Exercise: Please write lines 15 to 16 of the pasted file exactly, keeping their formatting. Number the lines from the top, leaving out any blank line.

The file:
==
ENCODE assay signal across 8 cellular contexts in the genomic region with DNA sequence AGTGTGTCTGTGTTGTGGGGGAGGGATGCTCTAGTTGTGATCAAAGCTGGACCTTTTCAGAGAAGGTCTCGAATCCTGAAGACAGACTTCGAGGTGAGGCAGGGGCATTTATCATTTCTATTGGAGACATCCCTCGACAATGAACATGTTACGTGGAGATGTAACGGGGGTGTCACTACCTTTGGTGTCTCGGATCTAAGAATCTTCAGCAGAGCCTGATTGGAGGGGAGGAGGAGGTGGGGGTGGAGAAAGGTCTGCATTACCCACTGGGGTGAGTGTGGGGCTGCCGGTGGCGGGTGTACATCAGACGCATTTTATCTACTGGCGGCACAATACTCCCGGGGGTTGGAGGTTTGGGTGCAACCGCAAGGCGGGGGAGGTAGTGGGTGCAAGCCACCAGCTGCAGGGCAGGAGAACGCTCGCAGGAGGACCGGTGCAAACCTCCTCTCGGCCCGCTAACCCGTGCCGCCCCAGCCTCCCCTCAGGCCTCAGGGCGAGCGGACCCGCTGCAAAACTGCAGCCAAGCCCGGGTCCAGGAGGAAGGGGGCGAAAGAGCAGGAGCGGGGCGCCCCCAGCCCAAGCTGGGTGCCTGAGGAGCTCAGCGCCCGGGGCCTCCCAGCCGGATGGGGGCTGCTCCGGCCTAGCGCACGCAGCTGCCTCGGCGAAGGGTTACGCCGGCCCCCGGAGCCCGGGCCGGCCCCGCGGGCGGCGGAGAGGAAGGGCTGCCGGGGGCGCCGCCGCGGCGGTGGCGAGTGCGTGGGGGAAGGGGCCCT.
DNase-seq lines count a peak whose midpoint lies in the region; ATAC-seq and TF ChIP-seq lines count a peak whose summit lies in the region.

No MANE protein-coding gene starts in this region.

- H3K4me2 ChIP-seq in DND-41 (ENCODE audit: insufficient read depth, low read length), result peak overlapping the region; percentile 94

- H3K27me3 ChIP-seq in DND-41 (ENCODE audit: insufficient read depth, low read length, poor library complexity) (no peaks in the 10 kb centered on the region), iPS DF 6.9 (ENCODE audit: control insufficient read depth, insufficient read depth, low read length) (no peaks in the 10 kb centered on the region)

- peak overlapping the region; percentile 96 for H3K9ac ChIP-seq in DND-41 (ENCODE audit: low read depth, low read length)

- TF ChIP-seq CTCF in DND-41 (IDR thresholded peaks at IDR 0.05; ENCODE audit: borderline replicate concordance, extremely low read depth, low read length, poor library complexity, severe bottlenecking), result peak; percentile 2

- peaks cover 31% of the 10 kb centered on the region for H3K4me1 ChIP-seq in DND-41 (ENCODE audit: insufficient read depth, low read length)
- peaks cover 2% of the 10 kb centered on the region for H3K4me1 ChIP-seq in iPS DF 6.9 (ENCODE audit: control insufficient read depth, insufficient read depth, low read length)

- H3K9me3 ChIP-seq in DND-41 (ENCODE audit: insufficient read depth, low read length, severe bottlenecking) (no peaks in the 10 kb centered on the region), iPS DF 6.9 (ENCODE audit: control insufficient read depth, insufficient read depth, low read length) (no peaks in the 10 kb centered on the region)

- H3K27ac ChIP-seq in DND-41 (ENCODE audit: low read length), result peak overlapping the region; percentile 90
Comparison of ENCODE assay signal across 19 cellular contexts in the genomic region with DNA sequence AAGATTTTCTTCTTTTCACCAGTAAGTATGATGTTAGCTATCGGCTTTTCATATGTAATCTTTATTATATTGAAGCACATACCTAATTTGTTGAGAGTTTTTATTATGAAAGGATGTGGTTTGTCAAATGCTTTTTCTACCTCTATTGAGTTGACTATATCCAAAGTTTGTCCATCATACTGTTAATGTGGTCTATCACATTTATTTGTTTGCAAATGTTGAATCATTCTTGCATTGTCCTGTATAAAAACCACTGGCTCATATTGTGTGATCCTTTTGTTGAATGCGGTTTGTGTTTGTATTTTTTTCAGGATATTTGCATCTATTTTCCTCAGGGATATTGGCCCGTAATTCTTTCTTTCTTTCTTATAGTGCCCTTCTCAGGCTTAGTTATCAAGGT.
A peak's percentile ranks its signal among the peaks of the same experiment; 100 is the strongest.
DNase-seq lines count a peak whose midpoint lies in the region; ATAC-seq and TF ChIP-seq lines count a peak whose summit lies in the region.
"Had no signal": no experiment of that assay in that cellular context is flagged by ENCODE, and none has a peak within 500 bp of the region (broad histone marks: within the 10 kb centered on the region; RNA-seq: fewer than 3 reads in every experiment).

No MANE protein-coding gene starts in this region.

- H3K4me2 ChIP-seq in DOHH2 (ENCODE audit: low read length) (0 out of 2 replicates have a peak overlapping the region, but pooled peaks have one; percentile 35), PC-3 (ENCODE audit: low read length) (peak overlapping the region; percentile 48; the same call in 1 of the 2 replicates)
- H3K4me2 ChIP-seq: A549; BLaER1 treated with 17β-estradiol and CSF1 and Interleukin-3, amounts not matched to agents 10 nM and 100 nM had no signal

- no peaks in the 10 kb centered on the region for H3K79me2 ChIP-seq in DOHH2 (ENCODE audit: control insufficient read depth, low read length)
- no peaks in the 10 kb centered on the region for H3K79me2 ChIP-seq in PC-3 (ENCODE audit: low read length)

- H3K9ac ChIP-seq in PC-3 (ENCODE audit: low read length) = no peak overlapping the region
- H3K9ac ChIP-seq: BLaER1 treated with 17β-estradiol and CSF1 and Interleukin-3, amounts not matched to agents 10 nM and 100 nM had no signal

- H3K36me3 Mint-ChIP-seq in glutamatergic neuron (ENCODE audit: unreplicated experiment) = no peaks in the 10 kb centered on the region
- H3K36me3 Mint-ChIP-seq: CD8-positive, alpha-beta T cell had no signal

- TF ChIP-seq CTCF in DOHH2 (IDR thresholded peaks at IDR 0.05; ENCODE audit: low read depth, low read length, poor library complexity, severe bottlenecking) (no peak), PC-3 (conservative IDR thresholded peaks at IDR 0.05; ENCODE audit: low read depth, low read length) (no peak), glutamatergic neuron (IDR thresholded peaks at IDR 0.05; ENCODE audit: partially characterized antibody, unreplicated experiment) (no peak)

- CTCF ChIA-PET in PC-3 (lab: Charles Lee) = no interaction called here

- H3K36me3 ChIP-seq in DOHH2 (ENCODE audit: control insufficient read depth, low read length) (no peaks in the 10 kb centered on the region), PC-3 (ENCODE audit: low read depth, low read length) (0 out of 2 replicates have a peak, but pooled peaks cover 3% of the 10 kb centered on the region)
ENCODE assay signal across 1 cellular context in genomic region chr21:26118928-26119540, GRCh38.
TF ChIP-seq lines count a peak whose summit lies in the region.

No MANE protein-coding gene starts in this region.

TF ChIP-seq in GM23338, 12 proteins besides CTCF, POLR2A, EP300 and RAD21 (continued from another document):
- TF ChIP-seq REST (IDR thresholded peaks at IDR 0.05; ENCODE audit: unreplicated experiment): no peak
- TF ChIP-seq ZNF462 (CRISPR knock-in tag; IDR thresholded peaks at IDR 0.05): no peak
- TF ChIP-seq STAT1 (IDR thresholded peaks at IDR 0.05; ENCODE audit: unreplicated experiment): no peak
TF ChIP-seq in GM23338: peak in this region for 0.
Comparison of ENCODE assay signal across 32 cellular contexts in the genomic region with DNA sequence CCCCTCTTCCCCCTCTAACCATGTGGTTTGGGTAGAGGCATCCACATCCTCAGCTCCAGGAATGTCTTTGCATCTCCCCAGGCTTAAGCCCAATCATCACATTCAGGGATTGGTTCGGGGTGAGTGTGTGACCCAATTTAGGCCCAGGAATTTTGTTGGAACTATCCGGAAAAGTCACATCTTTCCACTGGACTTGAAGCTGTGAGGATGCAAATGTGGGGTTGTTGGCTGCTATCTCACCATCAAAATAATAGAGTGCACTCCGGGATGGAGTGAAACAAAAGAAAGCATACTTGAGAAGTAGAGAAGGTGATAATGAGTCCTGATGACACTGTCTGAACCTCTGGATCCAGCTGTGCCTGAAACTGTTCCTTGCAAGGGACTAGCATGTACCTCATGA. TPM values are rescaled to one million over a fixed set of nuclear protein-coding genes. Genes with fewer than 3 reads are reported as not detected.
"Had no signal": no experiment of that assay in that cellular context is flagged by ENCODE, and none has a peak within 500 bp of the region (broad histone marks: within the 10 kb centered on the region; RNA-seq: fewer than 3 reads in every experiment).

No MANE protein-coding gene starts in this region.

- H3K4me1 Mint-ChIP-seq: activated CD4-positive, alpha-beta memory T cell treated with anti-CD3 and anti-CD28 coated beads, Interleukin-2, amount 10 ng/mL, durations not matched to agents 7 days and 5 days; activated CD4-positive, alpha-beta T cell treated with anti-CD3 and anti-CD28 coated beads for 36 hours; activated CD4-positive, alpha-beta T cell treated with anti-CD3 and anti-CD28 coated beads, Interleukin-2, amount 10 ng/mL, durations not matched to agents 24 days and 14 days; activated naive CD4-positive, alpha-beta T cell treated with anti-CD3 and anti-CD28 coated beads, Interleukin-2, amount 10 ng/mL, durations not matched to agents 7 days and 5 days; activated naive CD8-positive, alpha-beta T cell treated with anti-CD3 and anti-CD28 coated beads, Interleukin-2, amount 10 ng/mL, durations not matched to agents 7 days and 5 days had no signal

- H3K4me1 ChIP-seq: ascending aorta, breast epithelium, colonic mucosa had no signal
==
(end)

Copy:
"Had no signal": no experiment of that assay in that cellular context is flagged by ENCODE, and none has a peak within 500 bp of the region (broad histone marks: within the 10 kb centered on the region; RNA-seq: fewer than 3 reads in every experiment).

No MANE protein-coding gene starts in this region.